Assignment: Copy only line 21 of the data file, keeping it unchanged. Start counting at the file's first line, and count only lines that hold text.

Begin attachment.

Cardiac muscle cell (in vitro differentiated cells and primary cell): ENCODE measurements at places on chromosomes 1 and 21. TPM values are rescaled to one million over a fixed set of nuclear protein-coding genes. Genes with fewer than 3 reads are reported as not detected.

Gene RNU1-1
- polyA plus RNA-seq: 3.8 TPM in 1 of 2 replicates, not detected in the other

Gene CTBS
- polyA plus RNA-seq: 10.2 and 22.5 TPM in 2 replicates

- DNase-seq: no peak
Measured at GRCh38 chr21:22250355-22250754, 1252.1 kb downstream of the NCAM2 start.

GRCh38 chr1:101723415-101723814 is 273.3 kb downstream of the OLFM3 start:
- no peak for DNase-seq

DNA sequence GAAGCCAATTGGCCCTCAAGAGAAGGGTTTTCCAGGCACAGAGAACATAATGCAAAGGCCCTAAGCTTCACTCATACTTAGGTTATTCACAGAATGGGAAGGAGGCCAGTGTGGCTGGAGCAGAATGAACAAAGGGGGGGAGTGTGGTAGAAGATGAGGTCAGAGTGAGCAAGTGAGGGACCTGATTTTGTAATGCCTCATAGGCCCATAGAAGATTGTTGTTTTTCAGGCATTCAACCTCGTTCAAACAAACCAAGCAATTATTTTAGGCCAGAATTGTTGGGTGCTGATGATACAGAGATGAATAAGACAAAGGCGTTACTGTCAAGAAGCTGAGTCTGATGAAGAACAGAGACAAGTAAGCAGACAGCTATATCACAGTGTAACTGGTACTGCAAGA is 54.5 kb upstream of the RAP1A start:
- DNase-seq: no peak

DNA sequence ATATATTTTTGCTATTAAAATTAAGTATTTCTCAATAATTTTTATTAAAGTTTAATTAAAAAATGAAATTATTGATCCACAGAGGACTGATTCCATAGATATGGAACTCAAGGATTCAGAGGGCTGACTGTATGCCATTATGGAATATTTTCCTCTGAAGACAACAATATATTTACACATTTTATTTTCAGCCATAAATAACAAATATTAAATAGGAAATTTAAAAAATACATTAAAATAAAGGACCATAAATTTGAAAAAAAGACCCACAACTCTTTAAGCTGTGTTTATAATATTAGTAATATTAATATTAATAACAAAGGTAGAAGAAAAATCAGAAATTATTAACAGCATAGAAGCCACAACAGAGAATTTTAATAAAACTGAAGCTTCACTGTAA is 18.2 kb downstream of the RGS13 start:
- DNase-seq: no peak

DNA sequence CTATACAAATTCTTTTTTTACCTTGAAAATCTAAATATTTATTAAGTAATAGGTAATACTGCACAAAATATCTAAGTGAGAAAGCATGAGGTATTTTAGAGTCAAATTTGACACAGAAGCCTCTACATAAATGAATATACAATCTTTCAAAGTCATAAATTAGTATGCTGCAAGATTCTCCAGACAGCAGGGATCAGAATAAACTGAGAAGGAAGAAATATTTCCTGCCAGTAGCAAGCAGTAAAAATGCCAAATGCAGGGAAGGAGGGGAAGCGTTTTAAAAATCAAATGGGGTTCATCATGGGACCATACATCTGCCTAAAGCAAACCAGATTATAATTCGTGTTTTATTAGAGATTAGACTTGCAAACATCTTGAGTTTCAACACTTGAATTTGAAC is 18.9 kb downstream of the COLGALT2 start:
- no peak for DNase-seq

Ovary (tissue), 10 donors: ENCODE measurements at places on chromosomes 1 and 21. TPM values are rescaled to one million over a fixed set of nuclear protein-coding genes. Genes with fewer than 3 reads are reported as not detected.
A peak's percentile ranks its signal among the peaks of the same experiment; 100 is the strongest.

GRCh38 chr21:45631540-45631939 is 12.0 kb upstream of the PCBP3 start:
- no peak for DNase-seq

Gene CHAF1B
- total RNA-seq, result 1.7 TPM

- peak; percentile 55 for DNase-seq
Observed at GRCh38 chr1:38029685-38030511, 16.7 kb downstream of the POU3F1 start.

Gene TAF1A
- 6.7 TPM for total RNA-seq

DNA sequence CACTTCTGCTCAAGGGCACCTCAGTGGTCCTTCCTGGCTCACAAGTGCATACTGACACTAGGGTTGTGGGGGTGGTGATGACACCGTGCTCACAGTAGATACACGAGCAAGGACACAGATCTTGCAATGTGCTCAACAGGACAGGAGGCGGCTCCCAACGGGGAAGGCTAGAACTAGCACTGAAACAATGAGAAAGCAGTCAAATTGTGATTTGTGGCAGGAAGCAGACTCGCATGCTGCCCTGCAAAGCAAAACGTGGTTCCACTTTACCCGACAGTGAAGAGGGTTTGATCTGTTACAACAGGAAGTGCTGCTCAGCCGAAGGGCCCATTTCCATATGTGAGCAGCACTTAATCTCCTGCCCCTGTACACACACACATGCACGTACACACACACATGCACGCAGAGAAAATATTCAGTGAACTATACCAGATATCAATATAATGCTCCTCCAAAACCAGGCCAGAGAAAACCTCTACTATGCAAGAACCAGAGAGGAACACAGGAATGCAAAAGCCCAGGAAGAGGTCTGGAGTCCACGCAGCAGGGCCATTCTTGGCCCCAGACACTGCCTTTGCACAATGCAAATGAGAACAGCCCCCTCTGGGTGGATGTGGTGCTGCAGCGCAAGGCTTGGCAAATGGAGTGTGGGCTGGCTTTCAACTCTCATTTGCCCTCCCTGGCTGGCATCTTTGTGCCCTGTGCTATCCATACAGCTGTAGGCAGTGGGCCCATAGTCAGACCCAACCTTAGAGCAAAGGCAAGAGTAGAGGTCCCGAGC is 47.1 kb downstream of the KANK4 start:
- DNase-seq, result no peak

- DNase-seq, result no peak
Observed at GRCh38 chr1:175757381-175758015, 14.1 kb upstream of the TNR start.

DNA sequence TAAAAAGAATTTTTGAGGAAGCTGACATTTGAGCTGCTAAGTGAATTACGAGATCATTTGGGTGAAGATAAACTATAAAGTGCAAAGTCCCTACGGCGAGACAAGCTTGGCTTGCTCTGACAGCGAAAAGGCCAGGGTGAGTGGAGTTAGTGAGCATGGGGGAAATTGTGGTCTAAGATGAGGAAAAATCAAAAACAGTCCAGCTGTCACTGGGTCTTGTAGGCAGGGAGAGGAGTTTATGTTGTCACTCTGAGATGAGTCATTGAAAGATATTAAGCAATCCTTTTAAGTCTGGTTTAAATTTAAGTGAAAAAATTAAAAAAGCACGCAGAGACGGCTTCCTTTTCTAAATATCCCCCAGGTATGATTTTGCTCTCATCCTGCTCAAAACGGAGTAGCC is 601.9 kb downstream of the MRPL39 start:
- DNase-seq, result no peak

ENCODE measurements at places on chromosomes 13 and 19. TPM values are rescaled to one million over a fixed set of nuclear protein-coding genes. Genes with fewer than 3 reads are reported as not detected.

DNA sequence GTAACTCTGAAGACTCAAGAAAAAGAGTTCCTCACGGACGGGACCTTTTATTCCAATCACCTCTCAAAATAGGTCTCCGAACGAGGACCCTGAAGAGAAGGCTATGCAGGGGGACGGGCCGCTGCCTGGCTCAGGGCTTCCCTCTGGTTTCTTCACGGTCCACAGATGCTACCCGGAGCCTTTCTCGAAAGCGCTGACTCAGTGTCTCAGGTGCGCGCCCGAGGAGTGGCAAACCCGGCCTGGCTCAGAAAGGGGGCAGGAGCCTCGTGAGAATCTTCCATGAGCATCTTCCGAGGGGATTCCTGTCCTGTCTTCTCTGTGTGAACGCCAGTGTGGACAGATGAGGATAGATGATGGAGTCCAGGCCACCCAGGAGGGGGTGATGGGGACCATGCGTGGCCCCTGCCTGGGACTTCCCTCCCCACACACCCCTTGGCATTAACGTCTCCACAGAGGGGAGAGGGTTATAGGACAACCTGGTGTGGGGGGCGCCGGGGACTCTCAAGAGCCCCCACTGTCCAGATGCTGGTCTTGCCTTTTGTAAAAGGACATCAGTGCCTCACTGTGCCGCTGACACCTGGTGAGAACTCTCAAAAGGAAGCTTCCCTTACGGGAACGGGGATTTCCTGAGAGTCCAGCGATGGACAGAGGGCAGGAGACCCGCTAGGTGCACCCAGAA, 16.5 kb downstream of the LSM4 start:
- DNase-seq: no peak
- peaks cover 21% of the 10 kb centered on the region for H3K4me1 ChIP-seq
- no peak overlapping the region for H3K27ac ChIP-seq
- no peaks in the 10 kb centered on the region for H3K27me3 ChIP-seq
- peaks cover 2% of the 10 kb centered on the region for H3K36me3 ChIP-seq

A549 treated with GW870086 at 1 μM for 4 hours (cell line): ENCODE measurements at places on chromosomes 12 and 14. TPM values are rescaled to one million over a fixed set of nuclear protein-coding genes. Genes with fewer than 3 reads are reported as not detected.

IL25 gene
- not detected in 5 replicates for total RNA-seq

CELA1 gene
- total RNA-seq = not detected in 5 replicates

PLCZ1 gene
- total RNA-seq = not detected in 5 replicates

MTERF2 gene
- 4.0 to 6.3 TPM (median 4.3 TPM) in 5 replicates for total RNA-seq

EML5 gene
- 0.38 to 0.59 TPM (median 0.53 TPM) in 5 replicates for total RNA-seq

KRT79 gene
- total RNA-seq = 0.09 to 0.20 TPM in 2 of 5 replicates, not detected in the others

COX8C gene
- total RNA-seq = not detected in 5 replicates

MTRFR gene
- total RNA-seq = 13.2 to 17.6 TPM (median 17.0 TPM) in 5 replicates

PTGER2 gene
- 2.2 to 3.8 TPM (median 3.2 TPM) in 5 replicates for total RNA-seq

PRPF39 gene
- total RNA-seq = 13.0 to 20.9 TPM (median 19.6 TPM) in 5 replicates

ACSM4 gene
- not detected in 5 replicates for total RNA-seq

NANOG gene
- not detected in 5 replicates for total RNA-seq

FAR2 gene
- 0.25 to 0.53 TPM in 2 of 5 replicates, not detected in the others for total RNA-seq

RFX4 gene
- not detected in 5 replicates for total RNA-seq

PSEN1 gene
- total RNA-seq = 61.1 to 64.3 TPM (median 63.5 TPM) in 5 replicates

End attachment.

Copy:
- total RNA-seq, result 1.7 TPM